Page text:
The study of biological effects of different geographical origin goji berries in rats with alimentary hypercholesterolemia
Food and medicinal plants as well as its’ fruits, used in traditional medicine, are now widely used as sources of bioactive phytochemical compounds to impart functional properties to products. Due to the significant variation in phytonutrient content depending on geoclimatic conditions, a comparative study of goji berries collected in different regions seems to be relevant.
The aim - comparative study of L. barbarum and L. chinense berries and its biological effects when inclusion in the diet of rats with experimental hyperlipidemia.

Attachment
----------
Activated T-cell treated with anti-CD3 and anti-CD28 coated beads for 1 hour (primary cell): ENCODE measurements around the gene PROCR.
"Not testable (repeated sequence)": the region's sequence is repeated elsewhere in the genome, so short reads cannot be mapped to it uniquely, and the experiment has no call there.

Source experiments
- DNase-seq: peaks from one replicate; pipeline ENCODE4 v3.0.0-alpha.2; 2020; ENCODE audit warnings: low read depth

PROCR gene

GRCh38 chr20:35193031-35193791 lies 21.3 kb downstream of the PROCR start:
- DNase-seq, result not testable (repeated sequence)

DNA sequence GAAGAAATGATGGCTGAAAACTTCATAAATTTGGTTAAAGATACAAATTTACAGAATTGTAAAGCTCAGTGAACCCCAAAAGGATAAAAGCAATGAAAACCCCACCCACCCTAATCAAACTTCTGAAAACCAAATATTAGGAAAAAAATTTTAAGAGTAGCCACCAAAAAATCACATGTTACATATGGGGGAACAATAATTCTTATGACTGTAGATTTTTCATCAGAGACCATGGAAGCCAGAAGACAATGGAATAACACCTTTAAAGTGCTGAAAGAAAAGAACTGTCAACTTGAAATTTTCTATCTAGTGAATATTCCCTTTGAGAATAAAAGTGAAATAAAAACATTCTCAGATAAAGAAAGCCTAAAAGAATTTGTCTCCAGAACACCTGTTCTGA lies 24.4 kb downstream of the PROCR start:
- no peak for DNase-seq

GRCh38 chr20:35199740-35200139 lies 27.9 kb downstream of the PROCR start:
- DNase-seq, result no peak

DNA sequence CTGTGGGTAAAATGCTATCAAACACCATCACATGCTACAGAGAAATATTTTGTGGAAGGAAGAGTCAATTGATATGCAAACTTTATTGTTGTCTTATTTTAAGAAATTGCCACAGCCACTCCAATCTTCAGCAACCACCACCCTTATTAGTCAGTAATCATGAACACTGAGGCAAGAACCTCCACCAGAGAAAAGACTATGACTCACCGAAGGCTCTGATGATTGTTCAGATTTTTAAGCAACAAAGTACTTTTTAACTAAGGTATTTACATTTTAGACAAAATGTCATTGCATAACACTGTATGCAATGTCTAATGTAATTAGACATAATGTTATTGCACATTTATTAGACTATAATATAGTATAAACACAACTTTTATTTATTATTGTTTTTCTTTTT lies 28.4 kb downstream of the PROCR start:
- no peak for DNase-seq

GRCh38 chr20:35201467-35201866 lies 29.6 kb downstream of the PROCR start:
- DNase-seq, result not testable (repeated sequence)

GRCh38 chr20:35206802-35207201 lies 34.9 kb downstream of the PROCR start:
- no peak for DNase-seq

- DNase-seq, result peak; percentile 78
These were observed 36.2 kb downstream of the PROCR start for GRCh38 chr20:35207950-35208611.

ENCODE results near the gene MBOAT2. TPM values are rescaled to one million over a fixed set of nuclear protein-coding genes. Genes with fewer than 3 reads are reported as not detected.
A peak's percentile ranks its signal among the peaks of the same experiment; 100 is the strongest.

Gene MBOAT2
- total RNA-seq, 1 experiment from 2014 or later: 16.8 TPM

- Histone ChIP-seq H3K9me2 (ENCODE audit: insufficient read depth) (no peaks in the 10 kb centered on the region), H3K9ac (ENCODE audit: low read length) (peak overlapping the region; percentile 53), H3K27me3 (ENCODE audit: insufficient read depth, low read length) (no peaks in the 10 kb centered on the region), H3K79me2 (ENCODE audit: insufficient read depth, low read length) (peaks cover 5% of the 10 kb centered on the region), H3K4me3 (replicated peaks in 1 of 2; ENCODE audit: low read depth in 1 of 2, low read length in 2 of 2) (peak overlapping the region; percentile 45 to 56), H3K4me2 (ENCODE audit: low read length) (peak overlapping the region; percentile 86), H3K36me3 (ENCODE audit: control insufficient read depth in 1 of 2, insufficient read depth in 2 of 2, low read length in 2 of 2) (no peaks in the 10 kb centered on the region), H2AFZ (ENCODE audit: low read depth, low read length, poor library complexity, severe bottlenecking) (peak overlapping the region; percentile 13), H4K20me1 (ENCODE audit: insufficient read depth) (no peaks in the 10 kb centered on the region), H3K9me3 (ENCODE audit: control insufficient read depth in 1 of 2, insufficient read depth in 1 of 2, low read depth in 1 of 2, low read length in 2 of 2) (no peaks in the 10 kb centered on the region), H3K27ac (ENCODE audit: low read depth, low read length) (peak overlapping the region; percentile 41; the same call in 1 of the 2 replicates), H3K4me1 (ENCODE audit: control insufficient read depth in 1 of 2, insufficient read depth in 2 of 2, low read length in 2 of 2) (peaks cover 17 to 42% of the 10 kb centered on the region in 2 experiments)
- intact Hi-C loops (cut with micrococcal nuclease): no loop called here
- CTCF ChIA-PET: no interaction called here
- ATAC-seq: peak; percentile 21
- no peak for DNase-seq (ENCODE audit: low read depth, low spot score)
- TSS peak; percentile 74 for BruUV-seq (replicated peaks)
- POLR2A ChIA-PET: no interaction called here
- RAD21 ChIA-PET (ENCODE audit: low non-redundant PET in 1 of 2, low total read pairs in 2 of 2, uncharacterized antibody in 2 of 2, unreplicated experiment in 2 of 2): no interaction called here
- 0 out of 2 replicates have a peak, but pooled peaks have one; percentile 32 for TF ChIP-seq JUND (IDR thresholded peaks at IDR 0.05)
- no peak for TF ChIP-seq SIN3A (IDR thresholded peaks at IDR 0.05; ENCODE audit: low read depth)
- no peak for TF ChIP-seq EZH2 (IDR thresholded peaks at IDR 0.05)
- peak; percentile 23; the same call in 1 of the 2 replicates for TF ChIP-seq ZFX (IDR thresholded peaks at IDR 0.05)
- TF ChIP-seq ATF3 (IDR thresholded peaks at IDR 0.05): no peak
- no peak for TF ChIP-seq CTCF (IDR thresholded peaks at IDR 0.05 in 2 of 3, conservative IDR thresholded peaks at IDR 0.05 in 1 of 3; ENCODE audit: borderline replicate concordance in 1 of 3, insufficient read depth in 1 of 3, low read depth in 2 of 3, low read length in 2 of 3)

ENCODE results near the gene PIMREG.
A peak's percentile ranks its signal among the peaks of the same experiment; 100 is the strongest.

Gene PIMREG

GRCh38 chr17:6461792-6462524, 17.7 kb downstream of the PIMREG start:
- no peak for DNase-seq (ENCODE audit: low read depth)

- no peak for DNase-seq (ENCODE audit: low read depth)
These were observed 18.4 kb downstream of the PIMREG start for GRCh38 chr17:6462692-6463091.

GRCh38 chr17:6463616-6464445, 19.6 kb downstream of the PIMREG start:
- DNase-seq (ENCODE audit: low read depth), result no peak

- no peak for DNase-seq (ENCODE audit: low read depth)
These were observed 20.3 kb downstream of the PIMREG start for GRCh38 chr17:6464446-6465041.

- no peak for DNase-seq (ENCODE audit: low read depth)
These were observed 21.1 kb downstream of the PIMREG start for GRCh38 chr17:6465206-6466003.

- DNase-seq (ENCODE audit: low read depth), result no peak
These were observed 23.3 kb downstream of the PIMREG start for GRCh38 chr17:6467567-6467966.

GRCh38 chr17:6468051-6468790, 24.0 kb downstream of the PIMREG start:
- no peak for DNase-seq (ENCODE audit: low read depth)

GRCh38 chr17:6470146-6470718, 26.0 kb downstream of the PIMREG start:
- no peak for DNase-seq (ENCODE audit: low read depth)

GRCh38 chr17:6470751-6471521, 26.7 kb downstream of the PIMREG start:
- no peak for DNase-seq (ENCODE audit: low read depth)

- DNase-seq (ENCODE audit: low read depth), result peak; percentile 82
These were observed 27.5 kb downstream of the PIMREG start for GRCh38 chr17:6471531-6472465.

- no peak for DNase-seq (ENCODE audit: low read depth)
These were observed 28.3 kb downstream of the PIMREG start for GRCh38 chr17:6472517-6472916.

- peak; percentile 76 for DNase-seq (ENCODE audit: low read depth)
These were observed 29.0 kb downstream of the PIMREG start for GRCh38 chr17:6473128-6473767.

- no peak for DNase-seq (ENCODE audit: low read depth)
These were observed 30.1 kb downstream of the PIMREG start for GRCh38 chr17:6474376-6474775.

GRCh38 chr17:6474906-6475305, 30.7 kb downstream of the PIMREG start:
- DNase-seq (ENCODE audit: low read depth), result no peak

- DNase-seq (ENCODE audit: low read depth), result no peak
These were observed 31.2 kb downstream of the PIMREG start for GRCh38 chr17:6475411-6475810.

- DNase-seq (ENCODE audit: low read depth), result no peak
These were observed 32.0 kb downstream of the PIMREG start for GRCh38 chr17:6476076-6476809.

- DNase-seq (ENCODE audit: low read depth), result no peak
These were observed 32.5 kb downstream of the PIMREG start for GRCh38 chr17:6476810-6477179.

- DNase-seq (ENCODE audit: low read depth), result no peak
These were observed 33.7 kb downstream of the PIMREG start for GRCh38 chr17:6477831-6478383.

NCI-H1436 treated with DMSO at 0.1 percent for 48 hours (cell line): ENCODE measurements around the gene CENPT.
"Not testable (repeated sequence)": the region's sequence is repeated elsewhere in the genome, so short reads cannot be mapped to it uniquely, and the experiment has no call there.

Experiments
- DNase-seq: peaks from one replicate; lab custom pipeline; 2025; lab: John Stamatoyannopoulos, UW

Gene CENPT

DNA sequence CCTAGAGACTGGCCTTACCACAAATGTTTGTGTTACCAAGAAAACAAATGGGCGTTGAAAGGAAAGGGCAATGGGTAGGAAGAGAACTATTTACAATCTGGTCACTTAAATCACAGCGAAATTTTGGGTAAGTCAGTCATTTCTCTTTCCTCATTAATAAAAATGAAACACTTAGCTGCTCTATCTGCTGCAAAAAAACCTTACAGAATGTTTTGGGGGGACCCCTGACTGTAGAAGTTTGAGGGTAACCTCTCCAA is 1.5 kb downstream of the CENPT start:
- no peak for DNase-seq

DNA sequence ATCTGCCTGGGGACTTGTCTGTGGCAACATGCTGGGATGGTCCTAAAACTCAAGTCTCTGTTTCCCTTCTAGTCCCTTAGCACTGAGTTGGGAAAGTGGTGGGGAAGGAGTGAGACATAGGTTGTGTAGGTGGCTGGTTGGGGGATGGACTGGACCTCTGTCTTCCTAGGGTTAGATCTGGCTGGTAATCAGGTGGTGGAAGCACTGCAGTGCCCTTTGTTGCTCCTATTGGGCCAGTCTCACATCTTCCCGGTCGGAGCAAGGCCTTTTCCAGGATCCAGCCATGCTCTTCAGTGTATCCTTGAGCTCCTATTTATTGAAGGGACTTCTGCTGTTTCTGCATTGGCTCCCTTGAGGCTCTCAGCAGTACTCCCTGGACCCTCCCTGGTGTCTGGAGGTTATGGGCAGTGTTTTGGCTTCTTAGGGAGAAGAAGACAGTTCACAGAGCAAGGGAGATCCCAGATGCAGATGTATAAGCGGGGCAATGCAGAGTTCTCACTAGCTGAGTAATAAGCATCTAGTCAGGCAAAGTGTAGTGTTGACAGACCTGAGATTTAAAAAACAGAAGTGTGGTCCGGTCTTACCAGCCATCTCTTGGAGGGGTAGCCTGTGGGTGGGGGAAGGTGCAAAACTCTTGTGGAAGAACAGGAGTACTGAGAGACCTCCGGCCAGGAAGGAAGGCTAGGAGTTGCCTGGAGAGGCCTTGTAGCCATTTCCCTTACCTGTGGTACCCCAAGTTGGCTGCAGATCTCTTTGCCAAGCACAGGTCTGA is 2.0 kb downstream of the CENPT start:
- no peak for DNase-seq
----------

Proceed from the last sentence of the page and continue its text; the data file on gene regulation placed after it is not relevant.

Material and methods. In the berries of L. barbarum (China) and L. chinense (Kazakhstan), the composition of monosaccharides, the content of vitamins (D, E, C), minerals (Mg, Ca, Se), phenolic compounds and steroid substances as well as catalase and superoxide dismutase activity and total antioxidant activity was determined. Biological experiment lasted 186 days, it was carried out on Wistar rats, divided into intact (n=10) and experimental animals (n=48), in which alimentary hyperlipidemia was reproduced for 100 days (diet containing animal fats 5.0-19.0% and cholesterol 0.5-2.0%), further animals were divided in control rats with hyperlipidemia, consuming a standard diet (group 1) and experimental rats, which were supplemented for 86 days with L. barbarum (group 2) and L. chinense (group 3) in an amount of 20% of the diet carbohydrate component. On the 128th and 186th days of the experiment, rats’ blood serum was analyzed for total protein, albumin, creatinine and urea, triacylglycerides, total cholesterol, high and low density lipoprotein cholesterol, malondialdehyde and the total antioxidant activity of blood serum was measured.